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The top 5 communication mistakes made by companies, and how to avoid them.

by Neil Conchie, on Mar 3, 2021 9:15:00 AM

We’re the first to tell you how important communication is during an emergency or incident, but how do you know if you are communicating effectively? Here’s our top 5 mistakes companies make when notifying their employees.

There is a fine line between giving your employees enough information and giving them too much. Enough information leaves your team feeling empowered and informed, whereas giving them too much can leave them feeling confused and overwhelmed.

1. Incidents that don’t affect them.

If your users are in different locations or using other systems, it makes sense that not every incident or emergency would affect them. Ensuring that you are only giving them the information relevant to their workplace or systems means that they will be less likely to switch off from your notifications.

2. Too many updates.

When you have a meaningful update to share with your employees, or a set schedule to provide updates, then it would be appropriate to do so. Be aware, though, that sending too many updates on one incident can lead to your team switching off from notifications meaning they can miss important information – which in turn can lead to more calls to your service desk.

3. Technical information they might not understand.

Whilst your service desk is undoubtedly very knowledgeable on the technical side of your business, giving your users too much technical information or complicated instructions to follow can lead to confusion and disengagement and again, this can lead to more calls in to your service desk by your users.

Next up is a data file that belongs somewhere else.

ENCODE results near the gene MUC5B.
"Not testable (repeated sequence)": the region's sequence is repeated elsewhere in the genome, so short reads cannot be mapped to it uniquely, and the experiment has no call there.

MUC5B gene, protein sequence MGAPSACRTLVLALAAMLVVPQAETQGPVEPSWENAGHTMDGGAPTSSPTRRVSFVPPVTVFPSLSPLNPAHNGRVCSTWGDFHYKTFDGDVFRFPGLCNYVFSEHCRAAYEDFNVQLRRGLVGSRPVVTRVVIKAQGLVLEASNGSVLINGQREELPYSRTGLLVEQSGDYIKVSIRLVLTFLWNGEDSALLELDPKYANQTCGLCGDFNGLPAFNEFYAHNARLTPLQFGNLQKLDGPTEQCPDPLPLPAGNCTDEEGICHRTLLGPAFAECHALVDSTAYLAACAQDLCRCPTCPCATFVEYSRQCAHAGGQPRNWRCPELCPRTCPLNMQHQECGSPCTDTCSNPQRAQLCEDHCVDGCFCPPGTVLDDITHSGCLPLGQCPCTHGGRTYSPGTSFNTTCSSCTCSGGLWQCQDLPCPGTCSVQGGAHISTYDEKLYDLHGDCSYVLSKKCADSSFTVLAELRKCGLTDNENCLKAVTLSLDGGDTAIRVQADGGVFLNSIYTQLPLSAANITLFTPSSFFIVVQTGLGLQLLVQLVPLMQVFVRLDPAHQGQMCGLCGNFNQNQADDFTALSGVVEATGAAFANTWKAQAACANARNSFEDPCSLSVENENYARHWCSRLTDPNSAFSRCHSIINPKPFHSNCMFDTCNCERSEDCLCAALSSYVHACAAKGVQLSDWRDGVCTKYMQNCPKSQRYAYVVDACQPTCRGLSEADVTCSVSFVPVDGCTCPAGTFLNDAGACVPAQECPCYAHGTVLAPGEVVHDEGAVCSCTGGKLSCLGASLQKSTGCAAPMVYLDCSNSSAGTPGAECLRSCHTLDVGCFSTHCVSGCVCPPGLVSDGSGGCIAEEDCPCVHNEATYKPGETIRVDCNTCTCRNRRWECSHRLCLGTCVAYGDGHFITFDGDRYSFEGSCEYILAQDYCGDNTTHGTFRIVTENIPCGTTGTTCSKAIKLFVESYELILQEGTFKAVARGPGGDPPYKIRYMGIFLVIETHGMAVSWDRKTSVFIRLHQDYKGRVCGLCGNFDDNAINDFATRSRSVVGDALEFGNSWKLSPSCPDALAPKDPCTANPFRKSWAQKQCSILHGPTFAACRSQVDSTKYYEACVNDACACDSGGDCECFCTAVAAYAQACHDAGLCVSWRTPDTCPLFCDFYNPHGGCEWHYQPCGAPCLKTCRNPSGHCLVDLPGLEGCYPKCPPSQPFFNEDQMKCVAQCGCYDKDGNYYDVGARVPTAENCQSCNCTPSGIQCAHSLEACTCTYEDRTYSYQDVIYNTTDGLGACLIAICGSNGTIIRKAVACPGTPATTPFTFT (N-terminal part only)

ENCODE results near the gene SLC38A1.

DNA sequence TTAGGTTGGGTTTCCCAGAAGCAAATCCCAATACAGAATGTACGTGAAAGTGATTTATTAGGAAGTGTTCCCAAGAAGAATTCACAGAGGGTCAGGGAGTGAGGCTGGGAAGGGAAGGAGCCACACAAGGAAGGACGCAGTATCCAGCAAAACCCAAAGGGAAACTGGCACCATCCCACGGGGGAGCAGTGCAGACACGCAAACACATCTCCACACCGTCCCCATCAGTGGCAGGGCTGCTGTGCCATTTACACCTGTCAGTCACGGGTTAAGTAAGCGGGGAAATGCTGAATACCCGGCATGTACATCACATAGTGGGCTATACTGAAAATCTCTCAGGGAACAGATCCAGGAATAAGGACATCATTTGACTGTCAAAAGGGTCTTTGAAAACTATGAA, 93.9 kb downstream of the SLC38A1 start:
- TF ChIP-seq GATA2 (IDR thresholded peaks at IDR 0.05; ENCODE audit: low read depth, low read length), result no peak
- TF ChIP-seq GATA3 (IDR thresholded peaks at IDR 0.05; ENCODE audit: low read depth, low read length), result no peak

4. Irrelevant information

If your incident affects the email system, then ensure you are only sending information about that system. If you provide links to your overall incident management processes and procedures, it will likely include information dealing with a fire or other incident. If your team has to look through a lot of

information to find the relevant parts, they are likely to disengage and try to find the information by another route, often by overwhelming your service desk.

5. Using a channel that is not meaningful to them

It is often the case that email is not necessarily the best way to reach your team effectively, so ensuring that you’re communicating in a way that is likely to reach the majority of your employees effectively is important, especially if your incident is time-sensitive.

Are there any other communication mistakes that we might have missed? Let us know in the comments!

If you’re guilty of any of these points, why not see how Klaxon can help you communicate more efficiently by booking a personalised demo?

Topics:CommunicationBest PracticesCommunicationsCrisis Communications